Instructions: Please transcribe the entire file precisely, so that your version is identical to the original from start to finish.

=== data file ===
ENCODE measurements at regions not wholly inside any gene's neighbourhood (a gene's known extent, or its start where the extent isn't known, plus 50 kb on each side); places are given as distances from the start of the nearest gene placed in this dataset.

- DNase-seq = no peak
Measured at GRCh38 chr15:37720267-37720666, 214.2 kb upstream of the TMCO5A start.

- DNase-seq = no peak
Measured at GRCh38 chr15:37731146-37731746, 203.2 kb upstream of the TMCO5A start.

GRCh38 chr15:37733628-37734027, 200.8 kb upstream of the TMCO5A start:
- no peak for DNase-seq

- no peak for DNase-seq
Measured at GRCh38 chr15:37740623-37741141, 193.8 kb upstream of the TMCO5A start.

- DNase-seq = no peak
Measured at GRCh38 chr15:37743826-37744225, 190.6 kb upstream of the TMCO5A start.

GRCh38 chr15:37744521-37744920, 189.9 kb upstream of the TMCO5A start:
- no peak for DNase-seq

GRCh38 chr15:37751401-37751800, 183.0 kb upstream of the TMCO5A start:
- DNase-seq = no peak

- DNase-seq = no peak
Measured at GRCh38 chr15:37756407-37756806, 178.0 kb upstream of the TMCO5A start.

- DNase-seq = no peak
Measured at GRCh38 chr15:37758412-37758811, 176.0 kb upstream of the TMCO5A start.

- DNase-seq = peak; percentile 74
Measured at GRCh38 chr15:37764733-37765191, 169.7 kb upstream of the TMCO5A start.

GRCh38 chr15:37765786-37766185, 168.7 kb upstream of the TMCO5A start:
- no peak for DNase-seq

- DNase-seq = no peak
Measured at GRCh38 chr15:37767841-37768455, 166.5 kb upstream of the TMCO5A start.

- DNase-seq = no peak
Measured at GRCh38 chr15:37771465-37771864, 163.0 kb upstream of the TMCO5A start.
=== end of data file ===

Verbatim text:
ENCODE measurements at regions not wholly inside any gene's neighbourhood (a gene's known extent, or its start where the extent isn't known, plus 50 kb on each side); places are given as distances from the start of the nearest gene placed in this dataset.

- DNase-seq = no peak
Measured at GRCh38 chr15:37720267-37720666, 214.2 kb upstream of the TMCO5A start.

- DNase-seq = no peak
Measured at GRCh38 chr15:37731146-37731746, 203.2 kb upstream of the TMCO5A start.

GRCh38 chr15:37733628-37734027, 200.8 kb upstream of the TMCO5A start:
- no peak for DNase-seq

- no peak for DNase-seq
Measured at GRCh38 chr15:37740623-37741141, 193.8 kb upstream of the TMCO5A start.

- DNase-seq = no peak
Measured at GRCh38 chr15:37743826-37744225, 190.6 kb upstream of the TMCO5A start.

GRCh38 chr15:37744521-37744920, 189.9 kb upstream of the TMCO5A start:
- no peak for DNase-seq

GRCh38 chr15:37751401-37751800, 183.0 kb upstream of the TMCO5A start:
- DNase-seq = no peak

- DNase-seq = no peak
Measured at GRCh38 chr15:37756407-37756806, 178.0 kb upstream of the TMCO5A start.

- DNase-seq = no peak
Measured at GRCh38 chr15:37758412-37758811, 176.0 kb upstream of the TMCO5A start.

- DNase-seq = peak; percentile 74
Measured at GRCh38 chr15:37764733-37765191, 169.7 kb upstream of the TMCO5A start.

GRCh38 chr15:37765786-37766185, 168.7 kb upstream of the TMCO5A start:
- no peak for DNase-seq

- DNase-seq = no peak
Measured at GRCh38 chr15:37767841-37768455, 166.5 kb upstream of the TMCO5A start.

- DNase-seq = no peak
Measured at GRCh38 chr15:37771465-37771864, 163.0 kb upstream of the TMCO5A start.